Mario Cervera

Mario Cervera



πŸ“š I've read many technical books during my career as a software engineer. So, people often ask me for book recommendations. This is a thread about the most common recommendations that I give (grouped in 5 knowledge areas) πŸ§΅πŸ‘‡

1⃣ Algorithms and Data Structures. The canonical reference is the CLRS book: πŸ“” "Introduction to Algorithms". This book is thick and it contains a lot of algorithm analysis, so it's quite math-heavy. But it's the best, in my opinion.

If you want something more accessible, you won't waste time reading: πŸ“” "The Algorithm Design Manual" (by Steven Skiena). The second part of the book is a gold mine. It contains a catalog of algorithmic problems that arise commonly in practice.

If you prefer video content, I recommend the "Algorithms" specialization at @coursera. The author of the course is Tim Roughgarden (@algo_class), who also wrote a series of books (which are based on the video lectures): πŸ“” "Algorithms Illuminated".

2⃣ Good coding practices. If you want to write code that is a pleasure for others to read and work with, you must read: πŸ“” "Code Complete" (by Steve McConnell). It's a thick book, but it will take you to the next level.

If Code Complete is the bible, the handbook is: πŸ“” "Clean Code" (by Robert C. Martin, @unclebobmartin). Some people say that the technology-specific content is outdated. Even if this is true, most of the advice in the book is timeless and invaluable.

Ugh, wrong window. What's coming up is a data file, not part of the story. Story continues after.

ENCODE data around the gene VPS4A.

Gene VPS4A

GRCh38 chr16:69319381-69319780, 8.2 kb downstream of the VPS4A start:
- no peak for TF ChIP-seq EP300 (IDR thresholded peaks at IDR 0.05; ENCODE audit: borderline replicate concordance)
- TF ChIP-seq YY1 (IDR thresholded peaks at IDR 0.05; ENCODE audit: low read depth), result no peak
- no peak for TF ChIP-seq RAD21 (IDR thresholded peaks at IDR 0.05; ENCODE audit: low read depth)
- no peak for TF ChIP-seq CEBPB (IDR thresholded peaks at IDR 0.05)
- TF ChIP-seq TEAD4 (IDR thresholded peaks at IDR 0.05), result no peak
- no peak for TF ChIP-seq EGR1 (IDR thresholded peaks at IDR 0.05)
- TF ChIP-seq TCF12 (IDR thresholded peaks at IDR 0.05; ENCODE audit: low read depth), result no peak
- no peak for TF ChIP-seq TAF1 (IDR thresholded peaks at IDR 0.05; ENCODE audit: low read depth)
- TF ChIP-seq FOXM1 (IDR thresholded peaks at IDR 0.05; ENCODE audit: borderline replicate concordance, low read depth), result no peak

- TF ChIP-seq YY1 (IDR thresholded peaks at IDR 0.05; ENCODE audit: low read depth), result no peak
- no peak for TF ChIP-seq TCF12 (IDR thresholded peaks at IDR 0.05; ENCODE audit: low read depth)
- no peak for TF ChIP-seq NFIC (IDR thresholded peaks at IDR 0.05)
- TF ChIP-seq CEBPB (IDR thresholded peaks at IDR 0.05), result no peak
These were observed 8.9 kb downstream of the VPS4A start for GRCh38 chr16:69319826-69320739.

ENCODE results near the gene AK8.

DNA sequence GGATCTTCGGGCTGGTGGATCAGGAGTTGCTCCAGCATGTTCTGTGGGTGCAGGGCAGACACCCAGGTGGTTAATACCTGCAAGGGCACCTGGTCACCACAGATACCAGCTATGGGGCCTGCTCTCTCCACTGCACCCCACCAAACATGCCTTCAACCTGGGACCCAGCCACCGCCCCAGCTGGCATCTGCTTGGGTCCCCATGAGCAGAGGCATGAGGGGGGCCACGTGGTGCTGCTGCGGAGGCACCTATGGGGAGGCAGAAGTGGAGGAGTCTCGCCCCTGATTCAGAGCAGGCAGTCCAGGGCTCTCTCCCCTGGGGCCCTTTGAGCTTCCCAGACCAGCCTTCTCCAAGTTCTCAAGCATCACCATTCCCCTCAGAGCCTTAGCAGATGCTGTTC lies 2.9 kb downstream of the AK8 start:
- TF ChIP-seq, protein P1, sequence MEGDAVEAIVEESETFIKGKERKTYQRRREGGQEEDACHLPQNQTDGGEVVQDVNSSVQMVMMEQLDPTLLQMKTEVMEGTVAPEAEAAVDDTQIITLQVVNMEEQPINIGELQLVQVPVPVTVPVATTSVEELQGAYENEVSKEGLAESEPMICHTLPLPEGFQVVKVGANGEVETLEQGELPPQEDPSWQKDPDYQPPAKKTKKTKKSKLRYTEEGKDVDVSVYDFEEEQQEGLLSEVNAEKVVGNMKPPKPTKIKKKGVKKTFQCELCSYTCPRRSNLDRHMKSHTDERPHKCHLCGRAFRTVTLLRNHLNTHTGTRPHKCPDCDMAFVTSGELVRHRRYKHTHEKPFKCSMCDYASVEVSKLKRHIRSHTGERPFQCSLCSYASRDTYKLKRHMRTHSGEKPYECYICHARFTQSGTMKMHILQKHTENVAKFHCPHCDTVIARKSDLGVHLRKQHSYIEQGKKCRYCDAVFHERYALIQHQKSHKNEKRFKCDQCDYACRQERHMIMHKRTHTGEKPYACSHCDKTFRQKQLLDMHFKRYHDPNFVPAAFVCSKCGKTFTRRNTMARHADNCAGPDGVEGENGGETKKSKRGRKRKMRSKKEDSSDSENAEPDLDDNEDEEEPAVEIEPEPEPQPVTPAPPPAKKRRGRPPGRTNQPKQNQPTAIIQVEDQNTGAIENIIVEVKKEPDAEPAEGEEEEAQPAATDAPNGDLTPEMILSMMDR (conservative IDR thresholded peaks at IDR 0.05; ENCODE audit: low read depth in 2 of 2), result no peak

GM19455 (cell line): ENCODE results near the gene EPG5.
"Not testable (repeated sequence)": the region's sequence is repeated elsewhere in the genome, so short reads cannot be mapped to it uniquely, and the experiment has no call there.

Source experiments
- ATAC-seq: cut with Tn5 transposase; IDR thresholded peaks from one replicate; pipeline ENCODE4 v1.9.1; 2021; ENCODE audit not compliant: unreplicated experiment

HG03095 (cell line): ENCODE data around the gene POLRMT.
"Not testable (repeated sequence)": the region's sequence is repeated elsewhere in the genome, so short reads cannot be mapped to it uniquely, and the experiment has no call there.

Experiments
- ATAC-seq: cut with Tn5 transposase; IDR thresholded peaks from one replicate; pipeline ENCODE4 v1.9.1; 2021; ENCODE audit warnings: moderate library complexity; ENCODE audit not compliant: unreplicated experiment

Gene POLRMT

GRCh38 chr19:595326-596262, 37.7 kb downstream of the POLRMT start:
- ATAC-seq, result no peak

3⃣ Software Design. In my opinion, the best book to learn about software design is the GoF book: πŸ“” "Design Patterns: Elements of Object-Oriented Software". But the book is dense. If you want something more accessible, I recommend: πŸ“” "Head-First Design Patterns".

I know that it's been almost 30 years since the GoF book was written. Some people argue that design patterns are not relevant anymore. In this article, I shared why I think this is not true.

There also two other great books that are full of tips for writing flexible designs: πŸ“” "Refactoring: improving the design of existing code" (by Martin Fowler, @martinfowler). πŸ“” "Working effectively with legacy code" (by Michael C. Feathers, @mfeathers).

4⃣ Software Testing. If you want to know what clean tests look like, you should read: πŸ“” "xUnit Test Patterns: Refactoring Test Code". It's a thick book, but it contains a lot of repetition because the patterns are self-contained. So, it reads quite fast.

If, on the other hand, you want to delve into TDD, the best book is: πŸ“” "Test-Driven Development by Example" (by Kent Beck, @KentBeck). But you can also complement your knowledge about TDD by reading: πŸ“” "Growing object-oriented software guided by tests"

5⃣ Professionalism. Tips about how to be a good software professional are also important. In this topic, I've read two books that I can recommend: πŸ“” "The Software Craftsman" (by Sandro Mancuso, @sandromancuso). πŸ“” "The Clean Coder" (by Robert C. Martin, @unclebobmartin).

And this ends the thread. If you liked it, please contribute by adding your own book recommendations. For more content about Software Engineering, you can follow me on Twitter or at my blog:

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